At Citrix Summit spent a lot of time talking about the enhancements that they made to their Skype for Business integration, together with Microsoft - building on their distinctive competences. Here's what's new.
The “v2” architecture now available leverages Citrix’s field-hardened multi-OS HDX RealTime Media Engine as the Receiver plug-in.
This component is currently available for Windows, Mac and Linux x86 devices, with equivalent functionality. (This week, Dell announced support for version 1.8 of the HDX RealTime Media Engine on Wyse ThinOS, with support for RTME 2.0 on the horizon.) The RTME provides a functional equivalent to the Skype for Business media stack, supporting all calling/conferencing scenarios, such as audio and video calling, hold, transfer, call forking and redirection, and active speaker conferencing. It supports up to 720p30 transmit and receive resolutions. And it is, of course, compatible with the Skype for Business protocols for networking, media encryption (SRTP/AES), firewall traversal (STUN/TURN/ICE) and bandwidth management.
But the HDX media engine no longer has to handle authentication or SIP signaling; those functions are now performed exclusively by the Skype for Business client. The Skype client authenticates to the backend infrastructure over SIP using the context of the user’s authentication to the Windows operating system on XenApp/XenDesktop, enabling single sign-on. These simplifications improve robustness and the user experience (for example, initialization occurs more quickly and there is never a need to re-prompt the user for credentials).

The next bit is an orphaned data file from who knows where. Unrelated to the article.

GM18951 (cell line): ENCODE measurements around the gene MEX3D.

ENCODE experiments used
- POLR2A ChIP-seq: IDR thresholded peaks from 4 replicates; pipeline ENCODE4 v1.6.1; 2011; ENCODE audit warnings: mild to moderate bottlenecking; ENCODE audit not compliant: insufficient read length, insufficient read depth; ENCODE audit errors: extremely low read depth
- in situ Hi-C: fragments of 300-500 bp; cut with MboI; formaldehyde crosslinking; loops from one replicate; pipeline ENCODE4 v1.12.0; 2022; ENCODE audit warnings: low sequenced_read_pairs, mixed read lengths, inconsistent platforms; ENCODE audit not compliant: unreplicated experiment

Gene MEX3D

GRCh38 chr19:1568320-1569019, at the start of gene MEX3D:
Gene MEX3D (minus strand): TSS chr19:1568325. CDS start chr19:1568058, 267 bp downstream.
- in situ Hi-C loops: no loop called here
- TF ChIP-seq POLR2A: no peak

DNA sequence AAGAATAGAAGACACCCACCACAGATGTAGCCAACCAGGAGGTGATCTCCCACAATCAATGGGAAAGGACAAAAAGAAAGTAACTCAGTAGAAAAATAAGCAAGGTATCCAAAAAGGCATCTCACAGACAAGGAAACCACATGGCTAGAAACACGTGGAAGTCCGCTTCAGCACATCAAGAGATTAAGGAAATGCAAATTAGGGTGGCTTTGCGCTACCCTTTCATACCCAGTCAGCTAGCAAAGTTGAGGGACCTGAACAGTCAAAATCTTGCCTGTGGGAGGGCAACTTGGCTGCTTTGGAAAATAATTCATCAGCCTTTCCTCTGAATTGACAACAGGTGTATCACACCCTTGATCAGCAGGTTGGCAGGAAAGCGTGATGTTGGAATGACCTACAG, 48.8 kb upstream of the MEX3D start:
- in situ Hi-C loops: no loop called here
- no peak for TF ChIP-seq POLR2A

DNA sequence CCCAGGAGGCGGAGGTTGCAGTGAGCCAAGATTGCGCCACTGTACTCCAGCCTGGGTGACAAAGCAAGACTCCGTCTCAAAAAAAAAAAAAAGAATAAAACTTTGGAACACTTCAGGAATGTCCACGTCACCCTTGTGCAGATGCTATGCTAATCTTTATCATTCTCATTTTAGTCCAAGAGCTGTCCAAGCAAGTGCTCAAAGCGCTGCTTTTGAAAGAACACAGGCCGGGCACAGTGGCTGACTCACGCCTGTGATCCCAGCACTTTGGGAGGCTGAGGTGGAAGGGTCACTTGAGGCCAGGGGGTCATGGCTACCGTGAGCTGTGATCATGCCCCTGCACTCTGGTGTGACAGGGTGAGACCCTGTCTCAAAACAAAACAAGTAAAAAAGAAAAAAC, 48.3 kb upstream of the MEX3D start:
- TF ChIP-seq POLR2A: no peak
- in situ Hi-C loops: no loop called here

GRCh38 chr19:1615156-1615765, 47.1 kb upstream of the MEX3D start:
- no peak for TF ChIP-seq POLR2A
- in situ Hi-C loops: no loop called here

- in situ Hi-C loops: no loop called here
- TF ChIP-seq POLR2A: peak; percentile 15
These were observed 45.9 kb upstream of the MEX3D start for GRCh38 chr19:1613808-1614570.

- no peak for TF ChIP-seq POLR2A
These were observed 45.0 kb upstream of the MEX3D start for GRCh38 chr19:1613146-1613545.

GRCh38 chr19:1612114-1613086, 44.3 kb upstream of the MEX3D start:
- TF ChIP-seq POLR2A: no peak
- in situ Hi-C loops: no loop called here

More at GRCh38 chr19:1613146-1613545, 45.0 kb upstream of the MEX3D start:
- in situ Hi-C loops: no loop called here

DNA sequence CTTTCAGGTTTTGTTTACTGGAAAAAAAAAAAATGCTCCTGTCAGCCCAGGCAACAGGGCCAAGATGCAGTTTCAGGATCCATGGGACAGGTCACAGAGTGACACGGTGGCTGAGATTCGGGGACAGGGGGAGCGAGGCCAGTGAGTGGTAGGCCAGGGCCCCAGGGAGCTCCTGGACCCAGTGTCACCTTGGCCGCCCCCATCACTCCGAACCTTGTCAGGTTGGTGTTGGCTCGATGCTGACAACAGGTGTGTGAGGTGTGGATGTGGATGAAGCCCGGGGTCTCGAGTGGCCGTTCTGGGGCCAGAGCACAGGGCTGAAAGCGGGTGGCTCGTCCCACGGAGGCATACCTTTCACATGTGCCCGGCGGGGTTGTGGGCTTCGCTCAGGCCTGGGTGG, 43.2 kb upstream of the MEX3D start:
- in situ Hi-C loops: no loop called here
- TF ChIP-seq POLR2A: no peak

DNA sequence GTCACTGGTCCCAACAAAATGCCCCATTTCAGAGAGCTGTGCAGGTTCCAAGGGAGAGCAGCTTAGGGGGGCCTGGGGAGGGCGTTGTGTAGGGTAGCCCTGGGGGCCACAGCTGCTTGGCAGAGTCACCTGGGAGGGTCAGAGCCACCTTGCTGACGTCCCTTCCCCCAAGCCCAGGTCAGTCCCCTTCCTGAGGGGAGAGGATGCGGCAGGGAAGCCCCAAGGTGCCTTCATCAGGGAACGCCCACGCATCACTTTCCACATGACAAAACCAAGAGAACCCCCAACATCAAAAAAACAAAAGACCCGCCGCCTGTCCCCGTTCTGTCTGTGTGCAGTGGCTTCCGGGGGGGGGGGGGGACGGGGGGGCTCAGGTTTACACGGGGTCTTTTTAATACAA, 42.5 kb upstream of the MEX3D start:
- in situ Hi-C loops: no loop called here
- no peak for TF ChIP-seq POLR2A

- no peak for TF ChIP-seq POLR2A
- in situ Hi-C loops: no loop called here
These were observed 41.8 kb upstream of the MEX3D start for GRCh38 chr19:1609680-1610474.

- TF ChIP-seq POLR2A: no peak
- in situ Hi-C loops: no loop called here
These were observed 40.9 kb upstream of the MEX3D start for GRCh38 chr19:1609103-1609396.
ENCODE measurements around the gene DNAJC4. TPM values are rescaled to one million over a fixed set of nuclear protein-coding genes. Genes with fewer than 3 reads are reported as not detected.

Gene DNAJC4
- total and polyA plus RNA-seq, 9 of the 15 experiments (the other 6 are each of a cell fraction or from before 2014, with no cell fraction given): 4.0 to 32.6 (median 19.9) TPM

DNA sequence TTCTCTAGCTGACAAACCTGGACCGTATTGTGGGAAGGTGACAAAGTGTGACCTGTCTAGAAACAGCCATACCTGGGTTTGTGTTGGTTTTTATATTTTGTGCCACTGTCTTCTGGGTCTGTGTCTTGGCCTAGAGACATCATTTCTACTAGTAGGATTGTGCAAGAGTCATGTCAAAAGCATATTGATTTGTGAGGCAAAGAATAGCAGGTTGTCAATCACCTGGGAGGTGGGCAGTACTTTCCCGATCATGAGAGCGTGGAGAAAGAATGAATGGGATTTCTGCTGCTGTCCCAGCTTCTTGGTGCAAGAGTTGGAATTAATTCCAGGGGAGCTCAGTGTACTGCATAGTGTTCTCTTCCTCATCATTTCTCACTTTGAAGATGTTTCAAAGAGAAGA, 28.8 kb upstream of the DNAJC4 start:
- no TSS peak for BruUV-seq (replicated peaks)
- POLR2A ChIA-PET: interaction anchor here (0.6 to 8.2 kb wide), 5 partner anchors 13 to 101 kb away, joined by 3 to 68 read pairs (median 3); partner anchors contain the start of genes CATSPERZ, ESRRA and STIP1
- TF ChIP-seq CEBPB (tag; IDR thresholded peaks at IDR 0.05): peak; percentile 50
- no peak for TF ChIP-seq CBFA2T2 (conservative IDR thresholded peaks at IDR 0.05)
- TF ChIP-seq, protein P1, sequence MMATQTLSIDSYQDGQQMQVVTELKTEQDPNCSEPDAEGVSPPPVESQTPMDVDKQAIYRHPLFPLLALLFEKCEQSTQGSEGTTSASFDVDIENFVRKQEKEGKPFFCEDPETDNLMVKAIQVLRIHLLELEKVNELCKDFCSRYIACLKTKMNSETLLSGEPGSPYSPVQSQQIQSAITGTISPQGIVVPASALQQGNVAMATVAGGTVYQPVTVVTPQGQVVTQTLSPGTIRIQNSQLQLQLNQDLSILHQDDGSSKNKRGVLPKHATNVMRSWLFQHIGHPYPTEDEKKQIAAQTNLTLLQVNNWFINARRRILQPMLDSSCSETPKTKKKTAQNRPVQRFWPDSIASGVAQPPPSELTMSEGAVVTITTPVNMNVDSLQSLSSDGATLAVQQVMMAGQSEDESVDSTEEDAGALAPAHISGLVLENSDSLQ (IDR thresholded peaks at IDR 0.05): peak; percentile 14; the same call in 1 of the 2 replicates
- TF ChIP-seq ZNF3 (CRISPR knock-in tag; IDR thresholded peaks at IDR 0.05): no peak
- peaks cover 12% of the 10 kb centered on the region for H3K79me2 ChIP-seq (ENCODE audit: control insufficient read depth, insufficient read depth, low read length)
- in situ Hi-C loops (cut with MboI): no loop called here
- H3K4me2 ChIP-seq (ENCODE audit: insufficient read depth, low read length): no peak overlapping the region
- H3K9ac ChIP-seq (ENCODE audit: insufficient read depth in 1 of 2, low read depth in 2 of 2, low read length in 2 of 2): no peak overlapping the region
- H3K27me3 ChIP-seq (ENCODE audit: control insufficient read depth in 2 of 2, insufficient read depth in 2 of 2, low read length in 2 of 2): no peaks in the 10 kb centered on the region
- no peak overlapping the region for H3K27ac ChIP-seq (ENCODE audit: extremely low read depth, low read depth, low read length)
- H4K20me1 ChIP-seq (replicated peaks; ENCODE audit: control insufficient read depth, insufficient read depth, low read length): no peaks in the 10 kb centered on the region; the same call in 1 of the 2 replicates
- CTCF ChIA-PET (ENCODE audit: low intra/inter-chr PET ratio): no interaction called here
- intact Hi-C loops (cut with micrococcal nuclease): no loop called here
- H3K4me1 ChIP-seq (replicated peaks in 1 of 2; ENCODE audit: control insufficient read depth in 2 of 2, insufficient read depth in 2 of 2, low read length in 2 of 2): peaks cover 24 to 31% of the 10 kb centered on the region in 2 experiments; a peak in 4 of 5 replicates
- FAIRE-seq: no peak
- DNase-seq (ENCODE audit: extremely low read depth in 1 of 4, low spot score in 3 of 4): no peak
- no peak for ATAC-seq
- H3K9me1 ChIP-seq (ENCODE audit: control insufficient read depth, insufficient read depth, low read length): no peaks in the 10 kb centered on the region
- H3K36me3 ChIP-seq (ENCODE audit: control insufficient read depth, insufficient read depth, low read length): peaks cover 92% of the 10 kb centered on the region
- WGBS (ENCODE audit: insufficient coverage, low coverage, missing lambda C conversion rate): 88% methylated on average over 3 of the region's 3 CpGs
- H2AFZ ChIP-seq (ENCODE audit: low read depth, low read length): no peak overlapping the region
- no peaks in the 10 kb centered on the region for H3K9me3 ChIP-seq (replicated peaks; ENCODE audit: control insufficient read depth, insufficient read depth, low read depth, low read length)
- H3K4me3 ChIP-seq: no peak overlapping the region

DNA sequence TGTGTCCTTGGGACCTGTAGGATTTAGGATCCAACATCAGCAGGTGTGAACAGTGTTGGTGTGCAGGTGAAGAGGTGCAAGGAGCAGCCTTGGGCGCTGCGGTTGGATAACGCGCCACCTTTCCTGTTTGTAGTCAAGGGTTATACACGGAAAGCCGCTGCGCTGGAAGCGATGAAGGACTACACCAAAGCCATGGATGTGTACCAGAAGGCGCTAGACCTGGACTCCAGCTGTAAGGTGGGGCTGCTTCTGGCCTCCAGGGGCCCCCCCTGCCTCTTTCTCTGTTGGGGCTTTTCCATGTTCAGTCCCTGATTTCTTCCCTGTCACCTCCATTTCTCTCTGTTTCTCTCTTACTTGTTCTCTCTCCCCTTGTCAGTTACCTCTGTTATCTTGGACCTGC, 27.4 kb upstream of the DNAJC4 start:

The RTME is a self-contained package with a much smaller footprint than the VDI Plug-in; it consumes about 120 MB of storage space on the user device.
HDX RealTime Optimization Pack 2.0 delivers a truly native Skype for Business UI experience. And it adds numerous features to what was previously available in version 1.8, such as:
- Call Delegation
- Response Groups and Team Call Groups
- Voicemail integration
- Automatic Join Meeting audio
- Web Proxy support for Windows and Linux devices
- Support for Click-to-Run
- Status icons (Connecting, Connected, etc.)
- Active speaker identification
This is all possible thanks to a much-improved API added to the Skype for Business 2015 client in the December Product Update (client version 15.0.4779.1001), for use innative UI mode. These essential enhancements were introduced by Microsoft quietly while our collaboration on HDX RealTime Optimization Pack 2.0 was still under NDA.
The resulting architecture looks like this:
If there is no HDX media engine on the user device, the RealTime Optimization Pack supports optional fallback to server-side media processing (Generic HDX RealTime). Fallback can be disabled if it is preferred to deny audio-video service to users without an HDX media engine rather than impose additional CPU load on the XenApp/XenDesktop server.